Note that these two photos were taken at different times of the year which is why the flowering gorse is more prominent in the second picture.

Initially the main creek was fenced, then the steep area between the creek and the Bacon Track, and also the First Tributary (which includes Podocarp Ridge, Macrocarpa Ridge with Peripatus Valley and extensive wetland  below and between them, as well as the Lone Broadleaf, the Lone Macrocarpa and the Lone Mahoe which serve as marker points). In 2022 the main part of the second tributary was also fenced with the Lone Pine on one corner. 

The area between the Harbour Cone Track and kanuka beside the creek
The 2016 image shows 1,000 Kanuka newly planted on slope below the Bacon Track. The white dots are individual weedmats. The second image shows Kanuka Slope as it looked in 2023. Another 1,000 trees were planted in 2022 in a slip area beyond.

By the spring of 2023, approximately 15 thousand native trees had been planted. The Community Orchard had also been established.

Over 50% of the planting and maintenance is done by the regular twice weekly working bees. The Tuesday group in particular are referred to as “The A Team” turning up regularly and working solidly for about an hour and a half before enjoying morning tea together.

The Tuesday morning working bee with some of the “A Team” in April 2021.
Left to right: Jean McGibbon, Aileen Blake, Lise Wallis, Annie Broadfoot, Jenny Winter, Gwynned Somerville, Mike Conway, Heather Collier, Mary Hammonds, Jackie Fogden, Lala Frazer, (Project Co-ordinator) Ceinwen Simkins, Nyree Macinally, Jonathan Bailey, Ian Frazer, and Vic Mills (builder of seats and signs).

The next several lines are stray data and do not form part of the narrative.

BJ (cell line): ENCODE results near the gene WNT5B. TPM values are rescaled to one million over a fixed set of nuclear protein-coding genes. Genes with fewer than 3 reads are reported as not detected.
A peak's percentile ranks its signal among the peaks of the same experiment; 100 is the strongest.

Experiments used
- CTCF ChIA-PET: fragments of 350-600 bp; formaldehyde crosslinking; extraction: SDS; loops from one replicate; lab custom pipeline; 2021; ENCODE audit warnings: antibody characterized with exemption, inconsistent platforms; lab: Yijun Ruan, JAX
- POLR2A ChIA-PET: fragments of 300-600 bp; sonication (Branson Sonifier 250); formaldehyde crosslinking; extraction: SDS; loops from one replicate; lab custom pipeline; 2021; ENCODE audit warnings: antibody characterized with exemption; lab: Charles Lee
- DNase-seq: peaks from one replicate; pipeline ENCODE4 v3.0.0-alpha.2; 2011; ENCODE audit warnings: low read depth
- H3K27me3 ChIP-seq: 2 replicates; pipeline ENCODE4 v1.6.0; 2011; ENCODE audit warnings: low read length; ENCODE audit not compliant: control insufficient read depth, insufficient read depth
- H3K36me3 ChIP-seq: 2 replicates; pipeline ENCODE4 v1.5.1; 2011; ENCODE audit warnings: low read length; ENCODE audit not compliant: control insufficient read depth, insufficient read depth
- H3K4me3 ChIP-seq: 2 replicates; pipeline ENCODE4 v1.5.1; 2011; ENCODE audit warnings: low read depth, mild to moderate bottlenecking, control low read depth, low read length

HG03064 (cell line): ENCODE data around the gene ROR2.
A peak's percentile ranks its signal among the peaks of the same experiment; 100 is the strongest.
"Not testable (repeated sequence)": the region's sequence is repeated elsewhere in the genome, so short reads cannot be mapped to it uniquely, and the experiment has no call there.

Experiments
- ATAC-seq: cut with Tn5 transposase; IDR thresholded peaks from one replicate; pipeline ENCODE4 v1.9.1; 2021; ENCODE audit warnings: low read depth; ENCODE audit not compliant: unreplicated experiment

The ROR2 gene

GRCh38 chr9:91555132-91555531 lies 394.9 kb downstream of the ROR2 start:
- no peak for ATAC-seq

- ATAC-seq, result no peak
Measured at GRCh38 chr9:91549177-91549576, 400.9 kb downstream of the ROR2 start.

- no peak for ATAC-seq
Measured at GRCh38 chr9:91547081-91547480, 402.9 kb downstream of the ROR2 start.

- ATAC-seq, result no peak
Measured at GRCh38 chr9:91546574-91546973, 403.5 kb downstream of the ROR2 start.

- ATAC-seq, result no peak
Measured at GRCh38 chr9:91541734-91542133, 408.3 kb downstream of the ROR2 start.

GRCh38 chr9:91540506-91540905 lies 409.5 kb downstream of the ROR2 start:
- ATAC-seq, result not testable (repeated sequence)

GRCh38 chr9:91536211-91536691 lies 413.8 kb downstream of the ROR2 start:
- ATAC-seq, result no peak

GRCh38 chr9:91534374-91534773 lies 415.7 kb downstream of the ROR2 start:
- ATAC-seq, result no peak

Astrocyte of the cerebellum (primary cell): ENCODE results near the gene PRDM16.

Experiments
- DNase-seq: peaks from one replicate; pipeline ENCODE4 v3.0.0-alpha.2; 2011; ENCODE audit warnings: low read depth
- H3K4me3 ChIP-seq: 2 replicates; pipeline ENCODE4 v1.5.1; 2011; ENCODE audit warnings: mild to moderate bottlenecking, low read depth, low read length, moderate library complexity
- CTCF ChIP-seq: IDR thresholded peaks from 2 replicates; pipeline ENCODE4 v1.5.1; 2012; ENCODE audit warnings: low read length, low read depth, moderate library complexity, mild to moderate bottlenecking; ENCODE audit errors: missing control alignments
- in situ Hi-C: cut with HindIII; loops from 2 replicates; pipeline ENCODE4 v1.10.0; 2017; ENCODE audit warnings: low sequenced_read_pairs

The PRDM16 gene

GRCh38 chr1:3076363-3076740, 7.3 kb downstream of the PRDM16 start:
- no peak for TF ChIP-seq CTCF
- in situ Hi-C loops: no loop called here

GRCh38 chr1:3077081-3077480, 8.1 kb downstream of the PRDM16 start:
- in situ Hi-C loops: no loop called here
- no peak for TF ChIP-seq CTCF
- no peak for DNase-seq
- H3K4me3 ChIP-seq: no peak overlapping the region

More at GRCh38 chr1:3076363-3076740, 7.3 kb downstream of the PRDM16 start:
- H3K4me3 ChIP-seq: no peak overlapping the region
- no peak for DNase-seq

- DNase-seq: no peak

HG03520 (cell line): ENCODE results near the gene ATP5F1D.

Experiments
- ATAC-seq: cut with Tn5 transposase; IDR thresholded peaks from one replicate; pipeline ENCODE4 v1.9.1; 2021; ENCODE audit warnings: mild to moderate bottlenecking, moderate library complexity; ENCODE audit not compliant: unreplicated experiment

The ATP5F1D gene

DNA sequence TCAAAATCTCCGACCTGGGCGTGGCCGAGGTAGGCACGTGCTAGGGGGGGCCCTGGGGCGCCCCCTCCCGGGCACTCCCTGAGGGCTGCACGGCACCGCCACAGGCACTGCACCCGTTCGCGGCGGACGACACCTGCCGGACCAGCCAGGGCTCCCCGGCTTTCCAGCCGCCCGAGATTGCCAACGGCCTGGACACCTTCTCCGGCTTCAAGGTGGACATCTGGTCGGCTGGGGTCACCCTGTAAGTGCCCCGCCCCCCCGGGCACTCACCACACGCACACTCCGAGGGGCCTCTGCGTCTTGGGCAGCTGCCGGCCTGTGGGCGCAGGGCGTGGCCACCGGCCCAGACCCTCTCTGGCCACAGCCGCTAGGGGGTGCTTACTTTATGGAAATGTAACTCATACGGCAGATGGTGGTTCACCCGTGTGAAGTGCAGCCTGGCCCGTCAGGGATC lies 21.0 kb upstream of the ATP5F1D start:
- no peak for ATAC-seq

STOP has published several important booklets that can be used for reference and also serve as fundraisers.

“Otago Peninsula Plants” compiled by Broad Bay botanist, Peter Johnson, was a list of vascular plants of the Peninsula published in 2004.  A second edition in 2019; “Otago Peninsula Plants: A revised, annotated list of vascular plants growing in wild places” has three authors – Peter Johnson, John Barkla and David Lyttle. This has proved an important resource when deciding on which species to plant.

Revised edition of Otago Peninsula Plants, published 2019.

In 2014, another reference book was added; a pocket guide to “Otago Peninsula Birds”.

This contains a comprehensive list of birds that can be seen on or from the Otago Peninsula. It is illustrated by Craig McKenzie’s stunning photographs, with each bird fully described by Richard Schofield. Garden, bush, beach, coastal and marine habitats are illustrated with thumbnail photos for quick ID and a map shows where to find the birds in publicly accessible habitats.

The cover of the “Otago Peninsula Birds” book.


STOP celebrated its 25th anniversary by two of the founding members planting a tree at the Broad Bay Slip Site.

Warren Hurley assisted by Moira Parker and her grandson, Anton, planting a totara at the Broad Bay Slip Site in 2006 to mark the 25th anniversary of STOP.
25th anniversary of STOP on 8th October 2006.
Left to right: Neville Peat, ?, ?, Stella Cullington, Graeme Weir, Jean McGibbon, Frank Pepers, John Langley, Annie Pepers, Jenny Winter, Robin Murray, Sally Stockinger, Christine Johnston, Lala Frazer, Anton Parker, Erin McCafferty (child obscured), Simon Parker, Moira Parker sitting on ground obscured, Kate McCafferty, Helen Clarke (back to camera), Lynn Dowsett (obscured), Ruth McPherson, Rick Good, John Parker, Nigel McPherson, Euan Kennedy, Richard Thompson?, Warren Hurley.

In 2023 STOP is still active on the Otago Peninsula, planting and maintaining native plants; dealing to pest plants that threaten native biodiversity; organising conservation projects that encourage people to volunteer; and submitting on projects that affect the local environment and landscapes.

By Lala Frazer